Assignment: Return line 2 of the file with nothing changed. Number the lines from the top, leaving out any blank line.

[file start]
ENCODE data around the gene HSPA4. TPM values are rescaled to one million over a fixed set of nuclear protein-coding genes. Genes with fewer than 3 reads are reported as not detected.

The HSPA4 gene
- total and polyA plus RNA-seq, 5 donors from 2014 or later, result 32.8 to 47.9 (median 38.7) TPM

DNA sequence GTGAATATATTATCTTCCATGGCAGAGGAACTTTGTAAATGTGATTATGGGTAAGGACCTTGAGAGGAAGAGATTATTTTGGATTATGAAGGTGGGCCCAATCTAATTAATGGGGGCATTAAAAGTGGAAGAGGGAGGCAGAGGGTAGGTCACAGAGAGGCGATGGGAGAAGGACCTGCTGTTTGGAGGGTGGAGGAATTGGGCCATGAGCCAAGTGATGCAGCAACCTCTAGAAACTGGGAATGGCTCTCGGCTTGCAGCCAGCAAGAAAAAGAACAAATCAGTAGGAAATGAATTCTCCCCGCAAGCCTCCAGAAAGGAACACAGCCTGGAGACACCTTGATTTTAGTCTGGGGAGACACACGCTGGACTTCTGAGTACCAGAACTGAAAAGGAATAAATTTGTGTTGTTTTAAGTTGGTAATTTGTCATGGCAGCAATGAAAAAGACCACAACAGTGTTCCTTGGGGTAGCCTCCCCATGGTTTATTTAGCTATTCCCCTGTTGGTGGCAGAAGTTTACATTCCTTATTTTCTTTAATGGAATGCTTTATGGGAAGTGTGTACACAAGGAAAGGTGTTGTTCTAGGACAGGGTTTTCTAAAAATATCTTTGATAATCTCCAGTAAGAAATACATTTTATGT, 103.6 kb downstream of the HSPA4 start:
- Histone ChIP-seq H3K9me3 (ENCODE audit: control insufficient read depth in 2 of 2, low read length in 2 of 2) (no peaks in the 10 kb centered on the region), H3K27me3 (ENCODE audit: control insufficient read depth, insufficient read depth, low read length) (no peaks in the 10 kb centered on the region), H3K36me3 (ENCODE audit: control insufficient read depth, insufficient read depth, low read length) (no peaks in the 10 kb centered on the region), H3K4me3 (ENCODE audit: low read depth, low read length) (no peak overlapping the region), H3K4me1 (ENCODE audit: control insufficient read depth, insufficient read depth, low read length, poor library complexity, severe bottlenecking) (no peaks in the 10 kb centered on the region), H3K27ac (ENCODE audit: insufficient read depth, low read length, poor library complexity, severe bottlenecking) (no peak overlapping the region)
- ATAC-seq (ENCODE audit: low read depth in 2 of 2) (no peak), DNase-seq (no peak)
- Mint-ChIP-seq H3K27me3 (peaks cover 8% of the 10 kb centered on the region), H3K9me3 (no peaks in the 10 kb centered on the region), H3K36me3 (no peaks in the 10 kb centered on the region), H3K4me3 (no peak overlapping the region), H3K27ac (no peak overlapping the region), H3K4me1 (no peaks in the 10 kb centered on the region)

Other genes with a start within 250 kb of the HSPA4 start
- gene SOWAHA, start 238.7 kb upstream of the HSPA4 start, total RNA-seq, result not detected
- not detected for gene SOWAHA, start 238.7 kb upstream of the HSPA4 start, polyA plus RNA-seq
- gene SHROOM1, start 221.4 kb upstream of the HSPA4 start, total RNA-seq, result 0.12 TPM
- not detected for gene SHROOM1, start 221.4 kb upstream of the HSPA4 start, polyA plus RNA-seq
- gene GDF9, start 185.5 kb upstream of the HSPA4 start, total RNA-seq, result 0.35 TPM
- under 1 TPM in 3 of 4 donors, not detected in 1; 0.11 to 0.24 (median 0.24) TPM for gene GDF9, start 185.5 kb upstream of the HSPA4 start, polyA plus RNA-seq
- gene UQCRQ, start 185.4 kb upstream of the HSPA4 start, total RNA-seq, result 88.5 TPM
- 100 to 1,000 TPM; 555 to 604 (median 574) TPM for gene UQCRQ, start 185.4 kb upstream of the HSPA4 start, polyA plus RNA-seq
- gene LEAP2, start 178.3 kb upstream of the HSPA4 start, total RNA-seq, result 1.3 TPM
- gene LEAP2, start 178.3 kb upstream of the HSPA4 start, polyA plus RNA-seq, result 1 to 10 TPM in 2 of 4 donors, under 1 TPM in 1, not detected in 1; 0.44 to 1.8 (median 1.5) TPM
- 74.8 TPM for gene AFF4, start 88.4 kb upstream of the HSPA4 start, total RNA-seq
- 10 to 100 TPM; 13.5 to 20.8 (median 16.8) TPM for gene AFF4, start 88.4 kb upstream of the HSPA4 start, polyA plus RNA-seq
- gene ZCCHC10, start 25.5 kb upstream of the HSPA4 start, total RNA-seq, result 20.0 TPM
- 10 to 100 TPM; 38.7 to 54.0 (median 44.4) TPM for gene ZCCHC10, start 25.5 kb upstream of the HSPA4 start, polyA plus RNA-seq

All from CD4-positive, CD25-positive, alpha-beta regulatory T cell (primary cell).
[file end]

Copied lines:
The HSPA4 gene